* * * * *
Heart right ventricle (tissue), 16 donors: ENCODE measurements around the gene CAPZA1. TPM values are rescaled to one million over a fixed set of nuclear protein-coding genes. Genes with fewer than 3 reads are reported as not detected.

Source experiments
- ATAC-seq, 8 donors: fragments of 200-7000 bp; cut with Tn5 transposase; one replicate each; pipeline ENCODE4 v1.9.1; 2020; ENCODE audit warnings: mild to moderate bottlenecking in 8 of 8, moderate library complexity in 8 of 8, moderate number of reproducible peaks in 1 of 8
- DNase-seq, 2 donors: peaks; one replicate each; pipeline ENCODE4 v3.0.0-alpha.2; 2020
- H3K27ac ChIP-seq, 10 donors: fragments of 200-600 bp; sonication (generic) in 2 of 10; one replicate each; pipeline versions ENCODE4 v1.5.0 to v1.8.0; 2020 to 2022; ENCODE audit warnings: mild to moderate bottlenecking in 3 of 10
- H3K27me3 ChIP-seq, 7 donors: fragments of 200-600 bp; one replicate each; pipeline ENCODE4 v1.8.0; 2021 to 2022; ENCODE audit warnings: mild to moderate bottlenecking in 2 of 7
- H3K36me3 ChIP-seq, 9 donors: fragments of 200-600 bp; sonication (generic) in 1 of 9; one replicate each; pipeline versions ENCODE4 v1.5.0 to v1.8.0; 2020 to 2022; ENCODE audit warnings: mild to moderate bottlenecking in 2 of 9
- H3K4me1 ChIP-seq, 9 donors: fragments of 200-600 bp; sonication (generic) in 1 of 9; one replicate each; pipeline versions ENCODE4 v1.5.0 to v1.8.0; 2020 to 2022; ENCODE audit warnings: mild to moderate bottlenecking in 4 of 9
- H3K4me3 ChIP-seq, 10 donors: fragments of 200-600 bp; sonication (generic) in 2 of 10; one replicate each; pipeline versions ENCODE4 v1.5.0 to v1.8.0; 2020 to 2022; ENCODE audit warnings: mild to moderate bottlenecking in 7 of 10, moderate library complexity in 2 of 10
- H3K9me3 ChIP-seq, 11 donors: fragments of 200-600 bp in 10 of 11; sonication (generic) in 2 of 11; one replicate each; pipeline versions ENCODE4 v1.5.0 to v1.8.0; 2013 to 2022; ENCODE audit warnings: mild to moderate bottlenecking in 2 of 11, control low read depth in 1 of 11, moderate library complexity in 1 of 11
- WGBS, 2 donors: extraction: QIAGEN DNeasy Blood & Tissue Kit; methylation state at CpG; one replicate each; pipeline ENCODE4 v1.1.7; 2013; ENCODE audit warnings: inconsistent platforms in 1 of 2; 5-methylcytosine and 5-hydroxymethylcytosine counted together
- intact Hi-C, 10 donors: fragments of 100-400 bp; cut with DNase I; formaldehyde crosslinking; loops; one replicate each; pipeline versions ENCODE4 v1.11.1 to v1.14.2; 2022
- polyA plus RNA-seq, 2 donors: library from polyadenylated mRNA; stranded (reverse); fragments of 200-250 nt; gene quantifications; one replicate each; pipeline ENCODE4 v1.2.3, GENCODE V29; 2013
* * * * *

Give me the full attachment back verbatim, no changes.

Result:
Heart right ventricle (tissue), 16 donors: ENCODE measurements around the gene CAPZA1. TPM values are rescaled to one million over a fixed set of nuclear protein-coding genes. Genes with fewer than 3 reads are reported as not detected.

Source experiments
- ATAC-seq, 8 donors: fragments of 200-7000 bp; cut with Tn5 transposase; one replicate each; pipeline ENCODE4 v1.9.1; 2020; ENCODE audit warnings: mild to moderate bottlenecking in 8 of 8, moderate library complexity in 8 of 8, moderate number of reproducible peaks in 1 of 8
- DNase-seq, 2 donors: peaks; one replicate each; pipeline ENCODE4 v3.0.0-alpha.2; 2020
- H3K27ac ChIP-seq, 10 donors: fragments of 200-600 bp; sonication (generic) in 2 of 10; one replicate each; pipeline versions ENCODE4 v1.5.0 to v1.8.0; 2020 to 2022; ENCODE audit warnings: mild to moderate bottlenecking in 3 of 10
- H3K27me3 ChIP-seq, 7 donors: fragments of 200-600 bp; one replicate each; pipeline ENCODE4 v1.8.0; 2021 to 2022; ENCODE audit warnings: mild to moderate bottlenecking in 2 of 7
- H3K36me3 ChIP-seq, 9 donors: fragments of 200-600 bp; sonication (generic) in 1 of 9; one replicate each; pipeline versions ENCODE4 v1.5.0 to v1.8.0; 2020 to 2022; ENCODE audit warnings: mild to moderate bottlenecking in 2 of 9
- H3K4me1 ChIP-seq, 9 donors: fragments of 200-600 bp; sonication (generic) in 1 of 9; one replicate each; pipeline versions ENCODE4 v1.5.0 to v1.8.0; 2020 to 2022; ENCODE audit warnings: mild to moderate bottlenecking in 4 of 9
- H3K4me3 ChIP-seq, 10 donors: fragments of 200-600 bp; sonication (generic) in 2 of 10; one replicate each; pipeline versions ENCODE4 v1.5.0 to v1.8.0; 2020 to 2022; ENCODE audit warnings: mild to moderate bottlenecking in 7 of 10, moderate library complexity in 2 of 10
- H3K9me3 ChIP-seq, 11 donors: fragments of 200-600 bp in 10 of 11; sonication (generic) in 2 of 11; one replicate each; pipeline versions ENCODE4 v1.5.0 to v1.8.0; 2013 to 2022; ENCODE audit warnings: mild to moderate bottlenecking in 2 of 11, control low read depth in 1 of 11, moderate library complexity in 1 of 11
- WGBS, 2 donors: extraction: QIAGEN DNeasy Blood & Tissue Kit; methylation state at CpG; one replicate each; pipeline ENCODE4 v1.1.7; 2013; ENCODE audit warnings: inconsistent platforms in 1 of 2; 5-methylcytosine and 5-hydroxymethylcytosine counted together
- intact Hi-C, 10 donors: fragments of 100-400 bp; cut with DNase I; formaldehyde crosslinking; loops; one replicate each; pipeline versions ENCODE4 v1.11.1 to v1.14.2; 2022
- polyA plus RNA-seq, 2 donors: library from polyadenylated mRNA; stranded (reverse); fragments of 200-250 nt; gene quantifications; one replicate each; pipeline ENCODE4 v1.2.3, GENCODE V29; 2013